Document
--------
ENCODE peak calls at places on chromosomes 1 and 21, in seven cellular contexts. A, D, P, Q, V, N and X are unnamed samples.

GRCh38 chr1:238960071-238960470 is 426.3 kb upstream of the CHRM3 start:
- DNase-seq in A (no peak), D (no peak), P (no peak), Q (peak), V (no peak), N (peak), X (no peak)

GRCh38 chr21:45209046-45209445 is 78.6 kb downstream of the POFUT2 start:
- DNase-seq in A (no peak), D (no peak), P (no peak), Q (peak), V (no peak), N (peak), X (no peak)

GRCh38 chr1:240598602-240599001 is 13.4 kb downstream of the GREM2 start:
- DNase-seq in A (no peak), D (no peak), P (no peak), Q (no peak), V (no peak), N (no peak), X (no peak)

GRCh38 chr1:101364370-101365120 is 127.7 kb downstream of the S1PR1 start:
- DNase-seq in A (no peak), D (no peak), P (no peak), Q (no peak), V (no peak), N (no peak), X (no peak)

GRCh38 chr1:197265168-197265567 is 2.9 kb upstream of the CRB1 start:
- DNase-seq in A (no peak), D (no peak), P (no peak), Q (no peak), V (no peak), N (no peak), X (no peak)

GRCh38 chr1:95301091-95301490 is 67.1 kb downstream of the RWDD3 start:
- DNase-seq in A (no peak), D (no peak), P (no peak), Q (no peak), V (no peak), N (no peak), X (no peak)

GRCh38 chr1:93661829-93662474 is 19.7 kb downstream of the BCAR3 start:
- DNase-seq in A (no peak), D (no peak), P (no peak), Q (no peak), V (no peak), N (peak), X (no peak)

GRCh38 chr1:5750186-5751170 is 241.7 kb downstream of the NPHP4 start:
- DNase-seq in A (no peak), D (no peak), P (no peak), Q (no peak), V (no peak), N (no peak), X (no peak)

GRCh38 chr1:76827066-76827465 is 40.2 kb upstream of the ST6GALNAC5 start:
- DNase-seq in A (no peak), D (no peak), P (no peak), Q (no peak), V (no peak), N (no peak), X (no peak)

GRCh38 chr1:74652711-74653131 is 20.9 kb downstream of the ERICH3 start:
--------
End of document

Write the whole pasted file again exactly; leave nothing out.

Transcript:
ENCODE peak calls at places on chromosomes 1 and 21, in seven cellular contexts. A, D, P, Q, V, N and X are unnamed samples.

GRCh38 chr1:238960071-238960470 is 426.3 kb upstream of the CHRM3 start:
- DNase-seq in A (no peak), D (no peak), P (no peak), Q (peak), V (no peak), N (peak), X (no peak)

GRCh38 chr21:45209046-45209445 is 78.6 kb downstream of the POFUT2 start:
- DNase-seq in A (no peak), D (no peak), P (no peak), Q (peak), V (no peak), N (peak), X (no peak)

GRCh38 chr1:240598602-240599001 is 13.4 kb downstream of the GREM2 start:
- DNase-seq in A (no peak), D (no peak), P (no peak), Q (no peak), V (no peak), N (no peak), X (no peak)

GRCh38 chr1:101364370-101365120 is 127.7 kb downstream of the S1PR1 start:
- DNase-seq in A (no peak), D (no peak), P (no peak), Q (no peak), V (no peak), N (no peak), X (no peak)

GRCh38 chr1:197265168-197265567 is 2.9 kb upstream of the CRB1 start:
- DNase-seq in A (no peak), D (no peak), P (no peak), Q (no peak), V (no peak), N (no peak), X (no peak)

GRCh38 chr1:95301091-95301490 is 67.1 kb downstream of the RWDD3 start:
- DNase-seq in A (no peak), D (no peak), P (no peak), Q (no peak), V (no peak), N (no peak), X (no peak)

GRCh38 chr1:93661829-93662474 is 19.7 kb downstream of the BCAR3 start:
- DNase-seq in A (no peak), D (no peak), P (no peak), Q (no peak), V (no peak), N (peak), X (no peak)

GRCh38 chr1:5750186-5751170 is 241.7 kb downstream of the NPHP4 start:
- DNase-seq in A (no peak), D (no peak), P (no peak), Q (no peak), V (no peak), N (no peak), X (no peak)

GRCh38 chr1:76827066-76827465 is 40.2 kb upstream of the ST6GALNAC5 start:
- DNase-seq in A (no peak), D (no peak), P (no peak), Q (no peak), V (no peak), N (no peak), X (no peak)

GRCh38 chr1:74652711-74653131 is 20.9 kb downstream of the ERICH3 start: